Play it with feeling Reports claim that the next generation of video games will include sensors to record the emotional states of the players by monitoring their heart rate, sweat and breathing. The results will be fed back into the game, perhaps to make it less difficult if a player becomes too stressed or make it harder if the player seems not to be emotionally involved with it. The technique is called affective gaming.

DOMP dumped? A search accidentally took me to a work of 1973, Need Your Doctor be so Useless? by Andrew Malleson. He mentioned DOMP, supposedly medical jargon for Diseases of Medical Practice, or what the more scholarly among us would describe as iatrogenic conditions, caused by those charged with curing us. Online sources suggest that DOMP may be expanded into “Days on the Market Property”, whatever that may be, or “Delivery Order Management Plan”, but never Dr Malleson’s version. Was his ever part of the vocabulary of doctors, even if it were only whispered between colleagues in the privacy of the operating theatre? Or did he invent it?

5. Questions and Answers: Piker

Q From Rosemarie Wilson: The other morning I told my husband that when it came to snoring, compared to him I was a piker. Then, as we often do, we had a rousing discussion of the possible etymology of the term piker. Consulting the dictionary, we found more meanings than a bird has feathers, including a relationship to pikey, which I personally don’t agree with. In the States, it means “cheap,” but I couldn’t find a satisfactory explanation.

A How good to learn that your household starts the day with an etymological investigation. Others please copy.

As you’ve already discovered, there are many meanings of piker, including the variation you’ve rightly disregarded, the derogatory English regional slang term pikey. That comes from piker for a tramp or vagabond who was always on the road, who travelled the turnpikes, the one-time toll roads of England. Turnpike derives from the long, swivelling pole (one sense of pike) that barred the road at every tollhouse.

The consensus among dictionaries is that your sense of piker does come from pike, but from the verb, not the noun. If somebody piked himself in late medieval times he had furnished himself with a pilgrim’s staff — yet another sort of pike. Figuratively to pike oneself meant to travel on foot, go away or run away.

It may be, though the evidence is sparse, that through the idea of running away the verb came to suggest withdrawing from a situation through excessive caution. In the US in the 1850s it began to be attached to small-time gambling and a piker was a man who made very small bets, often hedging them. This is the first example on record:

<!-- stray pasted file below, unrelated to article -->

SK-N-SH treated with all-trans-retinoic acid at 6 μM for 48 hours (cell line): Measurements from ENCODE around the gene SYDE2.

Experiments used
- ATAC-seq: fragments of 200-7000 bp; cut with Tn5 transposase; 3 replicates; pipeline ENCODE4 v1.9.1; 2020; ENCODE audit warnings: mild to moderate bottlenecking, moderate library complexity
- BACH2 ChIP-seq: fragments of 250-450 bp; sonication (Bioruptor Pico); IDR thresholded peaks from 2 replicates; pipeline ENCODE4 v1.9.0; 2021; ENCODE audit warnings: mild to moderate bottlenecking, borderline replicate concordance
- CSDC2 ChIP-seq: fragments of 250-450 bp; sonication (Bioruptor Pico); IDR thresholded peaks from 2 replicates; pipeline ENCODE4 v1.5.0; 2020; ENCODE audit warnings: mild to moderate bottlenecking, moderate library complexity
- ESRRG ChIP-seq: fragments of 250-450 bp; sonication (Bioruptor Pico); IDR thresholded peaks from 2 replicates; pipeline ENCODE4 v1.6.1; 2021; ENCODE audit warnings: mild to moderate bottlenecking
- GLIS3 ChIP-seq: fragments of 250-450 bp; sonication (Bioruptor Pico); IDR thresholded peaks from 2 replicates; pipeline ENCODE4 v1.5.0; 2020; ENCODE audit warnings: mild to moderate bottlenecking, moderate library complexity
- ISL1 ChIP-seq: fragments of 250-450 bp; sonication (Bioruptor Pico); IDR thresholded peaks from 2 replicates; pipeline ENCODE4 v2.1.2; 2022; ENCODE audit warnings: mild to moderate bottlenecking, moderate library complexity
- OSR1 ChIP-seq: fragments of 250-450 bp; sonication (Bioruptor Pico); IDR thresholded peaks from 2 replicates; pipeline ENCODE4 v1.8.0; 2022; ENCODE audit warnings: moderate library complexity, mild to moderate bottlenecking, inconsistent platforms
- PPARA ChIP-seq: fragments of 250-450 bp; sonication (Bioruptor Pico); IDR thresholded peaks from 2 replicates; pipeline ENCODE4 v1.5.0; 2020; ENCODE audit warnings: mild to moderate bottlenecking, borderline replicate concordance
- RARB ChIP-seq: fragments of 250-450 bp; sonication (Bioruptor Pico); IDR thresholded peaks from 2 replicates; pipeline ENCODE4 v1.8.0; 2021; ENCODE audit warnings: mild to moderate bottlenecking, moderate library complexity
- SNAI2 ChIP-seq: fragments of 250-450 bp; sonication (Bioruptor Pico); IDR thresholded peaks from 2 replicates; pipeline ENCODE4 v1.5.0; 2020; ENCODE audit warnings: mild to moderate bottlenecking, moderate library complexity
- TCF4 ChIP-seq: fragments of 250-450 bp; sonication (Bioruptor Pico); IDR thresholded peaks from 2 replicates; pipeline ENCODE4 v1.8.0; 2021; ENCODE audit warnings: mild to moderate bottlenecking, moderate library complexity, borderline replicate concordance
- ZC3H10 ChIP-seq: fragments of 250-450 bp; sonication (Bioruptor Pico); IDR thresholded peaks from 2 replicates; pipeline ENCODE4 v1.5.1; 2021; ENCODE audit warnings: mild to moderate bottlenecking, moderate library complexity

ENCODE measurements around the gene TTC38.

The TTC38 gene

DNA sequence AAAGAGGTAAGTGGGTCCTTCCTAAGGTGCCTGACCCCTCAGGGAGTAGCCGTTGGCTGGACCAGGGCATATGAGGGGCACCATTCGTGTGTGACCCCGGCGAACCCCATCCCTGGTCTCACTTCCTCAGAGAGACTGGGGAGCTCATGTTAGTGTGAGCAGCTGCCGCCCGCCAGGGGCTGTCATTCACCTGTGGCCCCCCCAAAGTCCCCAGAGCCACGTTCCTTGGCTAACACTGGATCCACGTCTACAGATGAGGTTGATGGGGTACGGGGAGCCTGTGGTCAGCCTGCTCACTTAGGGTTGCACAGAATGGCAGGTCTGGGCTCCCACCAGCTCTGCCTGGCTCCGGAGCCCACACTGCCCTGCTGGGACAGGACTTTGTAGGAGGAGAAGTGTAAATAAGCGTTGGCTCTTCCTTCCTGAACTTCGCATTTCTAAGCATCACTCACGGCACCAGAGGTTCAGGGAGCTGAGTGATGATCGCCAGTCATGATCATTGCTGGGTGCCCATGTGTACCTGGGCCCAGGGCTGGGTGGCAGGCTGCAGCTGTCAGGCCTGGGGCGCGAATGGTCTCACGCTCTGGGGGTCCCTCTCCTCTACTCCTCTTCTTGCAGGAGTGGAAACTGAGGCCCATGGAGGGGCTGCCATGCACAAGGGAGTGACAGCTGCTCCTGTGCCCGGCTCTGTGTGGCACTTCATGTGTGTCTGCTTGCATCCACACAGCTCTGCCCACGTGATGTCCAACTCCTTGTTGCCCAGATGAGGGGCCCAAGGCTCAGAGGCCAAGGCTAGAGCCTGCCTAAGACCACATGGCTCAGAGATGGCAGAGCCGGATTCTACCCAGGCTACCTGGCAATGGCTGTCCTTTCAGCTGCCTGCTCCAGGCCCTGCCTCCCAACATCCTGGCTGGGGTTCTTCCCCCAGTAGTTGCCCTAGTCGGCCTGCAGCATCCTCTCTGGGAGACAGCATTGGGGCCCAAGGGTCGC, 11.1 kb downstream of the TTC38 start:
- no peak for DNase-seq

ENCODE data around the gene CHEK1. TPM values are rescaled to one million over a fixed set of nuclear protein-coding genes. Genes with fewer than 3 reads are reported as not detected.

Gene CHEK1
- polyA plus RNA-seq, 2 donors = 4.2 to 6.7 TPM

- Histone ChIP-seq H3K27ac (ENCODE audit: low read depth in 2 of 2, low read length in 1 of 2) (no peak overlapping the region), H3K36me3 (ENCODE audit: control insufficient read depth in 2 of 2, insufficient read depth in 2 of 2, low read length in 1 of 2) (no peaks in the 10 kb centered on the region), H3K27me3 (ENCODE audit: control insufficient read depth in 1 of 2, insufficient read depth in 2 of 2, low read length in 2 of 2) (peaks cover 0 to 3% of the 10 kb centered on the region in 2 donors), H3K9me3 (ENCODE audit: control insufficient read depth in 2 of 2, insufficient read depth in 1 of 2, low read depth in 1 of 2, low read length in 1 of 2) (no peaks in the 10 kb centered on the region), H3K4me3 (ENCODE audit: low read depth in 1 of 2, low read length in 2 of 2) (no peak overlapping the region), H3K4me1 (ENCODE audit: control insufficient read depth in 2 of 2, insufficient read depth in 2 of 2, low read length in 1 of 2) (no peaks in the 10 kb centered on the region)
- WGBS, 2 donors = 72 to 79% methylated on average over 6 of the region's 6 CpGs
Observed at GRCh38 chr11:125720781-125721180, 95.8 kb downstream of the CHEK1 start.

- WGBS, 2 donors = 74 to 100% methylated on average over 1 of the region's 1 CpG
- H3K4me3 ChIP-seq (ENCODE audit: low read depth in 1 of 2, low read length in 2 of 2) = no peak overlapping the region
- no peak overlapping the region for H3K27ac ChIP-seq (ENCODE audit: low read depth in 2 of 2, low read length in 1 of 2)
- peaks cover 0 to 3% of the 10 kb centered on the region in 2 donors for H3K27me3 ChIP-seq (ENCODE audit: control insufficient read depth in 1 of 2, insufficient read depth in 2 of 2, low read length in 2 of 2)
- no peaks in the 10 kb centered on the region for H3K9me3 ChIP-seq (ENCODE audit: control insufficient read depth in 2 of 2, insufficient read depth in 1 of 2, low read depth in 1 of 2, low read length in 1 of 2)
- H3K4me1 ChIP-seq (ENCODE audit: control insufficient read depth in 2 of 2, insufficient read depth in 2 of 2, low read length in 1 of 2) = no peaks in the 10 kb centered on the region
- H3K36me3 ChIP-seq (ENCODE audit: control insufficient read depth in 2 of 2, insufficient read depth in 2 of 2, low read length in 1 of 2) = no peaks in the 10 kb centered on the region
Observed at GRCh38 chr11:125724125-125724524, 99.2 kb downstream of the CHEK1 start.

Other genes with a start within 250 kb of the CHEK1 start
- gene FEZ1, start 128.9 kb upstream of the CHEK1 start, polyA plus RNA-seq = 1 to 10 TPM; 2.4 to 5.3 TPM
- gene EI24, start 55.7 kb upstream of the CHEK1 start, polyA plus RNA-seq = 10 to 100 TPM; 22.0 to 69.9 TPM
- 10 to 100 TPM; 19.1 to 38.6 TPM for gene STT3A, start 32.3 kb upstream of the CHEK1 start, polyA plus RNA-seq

Piker is a man who plays very small amounts. Plays a quarter, wins, pockets the winnings, and keeps at quarters; and never, if he can help it, bets on his winnings.

Vocabulum; or, The Rogue’s Lexicon, by George W Matsell, 1859.

Some reference books suggest a completely different source. A piker in the US was also a poor white migrant from the southern states. The first pikers were migrants to California, around the time of the 1849 Gold Rush, from Pike County, Missouri. (The county was named after Zebulon Pike, the soldier and explorer who also gave his name to Pikes Peak in Colorado.) This version of the term came to mean a worthless, lazy, good-for-nothing person.

The later history of piker in the US interwove these two strands so that they are now hard to separate. Piker became a disparaging term with several senses, describing a person as a shirker, stingy, cowardly, a cheat or just insignificant. Your phrase a piker compared to ..., for a person who pales by comparison with another, came from this last sense but isn’t often included in dictionaries. All these may be on the way out: they don’t seem to be known to younger people.

Thanks to Douglas Wilson for his help with this expression.

6. Sic!

• A comment in the Daily Telegraph for 30 April was sent in by Al Segall: “Princess Beatrice ... was photographed running in the surf on the island of St Barts with her American boyfriend Dave Clark dressed in a blue bikini.”

• David Hatchuel was surprised at the multi-use weapon employed by the New Zealand police, as headlined in the New Zealand Herald of 3 May: “Officers shoot man with knife”. Lynn Whinery found another misreadable headline in the same issue: “Man shot dead neighbours at close range.”

• Michael Hocken tells us that the London Evening Standard of 3 May, reporting on the bin Laden killing, referred homophonously to the computer files, CD-ROMs and other electronic information gathered by the US as a “motherload of intelligence”. Heavy, one presumes? Lawrence Krakauer spotted that the Boston Globe’s story about the death included another homophone: “according to Islamic tradition, his body was washed, wrapped in a white shroud, and given burial rights.” Joel May noted that the Daily Telegraph may have confused readers about the objectives of the attack: “Mr Panetta also told the network that the US Navy Seals made the final decision to kill bin Laden rather than the president.” Perhaps, in the heat of the moment, the Seals muddled Osama with Obama, as many newspapers did.

• Rebecca Eschliman saw this headline in the Columbus Dispatch for 1 May: “Taliban declare spring offensive”. With all the tornados, floods and wildfires this past month, many Americans must feel the same way.

• Martha Kearney, introducing Friday's World At One on BBC Radio 4, reported that in local elections the day before, “Across England the Liberal Democrats have lost control of four councils and over 300 councillors.”

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Copyright © Michael Quinion, 1996–. All rights reserved.
Saturday 7 May 2011

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The English language is forever changing. New words appear; old ones fall out of use or alter their meanings. World Wide Words tries to record at least a part of this shifting wordscape by featuring new words, word histories, words in the news, and the curiosities of native English speech.